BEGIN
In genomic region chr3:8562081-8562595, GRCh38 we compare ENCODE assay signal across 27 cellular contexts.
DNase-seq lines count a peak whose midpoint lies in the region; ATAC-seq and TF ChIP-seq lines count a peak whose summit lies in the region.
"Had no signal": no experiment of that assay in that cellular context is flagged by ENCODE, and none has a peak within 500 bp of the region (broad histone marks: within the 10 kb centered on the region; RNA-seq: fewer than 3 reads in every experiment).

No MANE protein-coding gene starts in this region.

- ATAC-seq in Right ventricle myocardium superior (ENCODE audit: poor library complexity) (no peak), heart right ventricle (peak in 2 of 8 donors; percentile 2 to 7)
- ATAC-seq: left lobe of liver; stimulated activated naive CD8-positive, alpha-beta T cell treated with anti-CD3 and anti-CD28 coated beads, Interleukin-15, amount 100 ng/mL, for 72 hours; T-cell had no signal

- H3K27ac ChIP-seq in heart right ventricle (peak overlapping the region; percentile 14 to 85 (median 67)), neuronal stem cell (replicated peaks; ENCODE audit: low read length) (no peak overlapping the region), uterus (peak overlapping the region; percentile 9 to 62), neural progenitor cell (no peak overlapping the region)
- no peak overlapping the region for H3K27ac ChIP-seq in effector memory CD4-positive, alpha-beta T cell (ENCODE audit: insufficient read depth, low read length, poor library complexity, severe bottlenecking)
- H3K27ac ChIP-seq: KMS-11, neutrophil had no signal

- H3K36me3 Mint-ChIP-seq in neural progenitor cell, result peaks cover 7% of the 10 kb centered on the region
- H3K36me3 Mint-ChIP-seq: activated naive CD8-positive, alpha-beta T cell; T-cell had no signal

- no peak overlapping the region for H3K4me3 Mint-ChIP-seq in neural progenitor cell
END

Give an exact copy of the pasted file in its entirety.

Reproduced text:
In genomic region chr3:8562081-8562595, GRCh38 we compare ENCODE assay signal across 27 cellular contexts.
DNase-seq lines count a peak whose midpoint lies in the region; ATAC-seq and TF ChIP-seq lines count a peak whose summit lies in the region.
"Had no signal": no experiment of that assay in that cellular context is flagged by ENCODE, and none has a peak within 500 bp of the region (broad histone marks: within the 10 kb centered on the region; RNA-seq: fewer than 3 reads in every experiment).

No MANE protein-coding gene starts in this region.

- ATAC-seq in Right ventricle myocardium superior (ENCODE audit: poor library complexity) (no peak), heart right ventricle (peak in 2 of 8 donors; percentile 2 to 7)
- ATAC-seq: left lobe of liver; stimulated activated naive CD8-positive, alpha-beta T cell treated with anti-CD3 and anti-CD28 coated beads, Interleukin-15, amount 100 ng/mL, for 72 hours; T-cell had no signal

- H3K27ac ChIP-seq in heart right ventricle (peak overlapping the region; percentile 14 to 85 (median 67)), neuronal stem cell (replicated peaks; ENCODE audit: low read length) (no peak overlapping the region), uterus (peak overlapping the region; percentile 9 to 62), neural progenitor cell (no peak overlapping the region)
- no peak overlapping the region for H3K27ac ChIP-seq in effector memory CD4-positive, alpha-beta T cell (ENCODE audit: insufficient read depth, low read length, poor library complexity, severe bottlenecking)
- H3K27ac ChIP-seq: KMS-11, neutrophil had no signal

- H3K36me3 Mint-ChIP-seq in neural progenitor cell, result peaks cover 7% of the 10 kb centered on the region
- H3K36me3 Mint-ChIP-seq: activated naive CD8-positive, alpha-beta T cell; T-cell had no signal

- no peak overlapping the region for H3K4me3 Mint-ChIP-seq in neural progenitor cell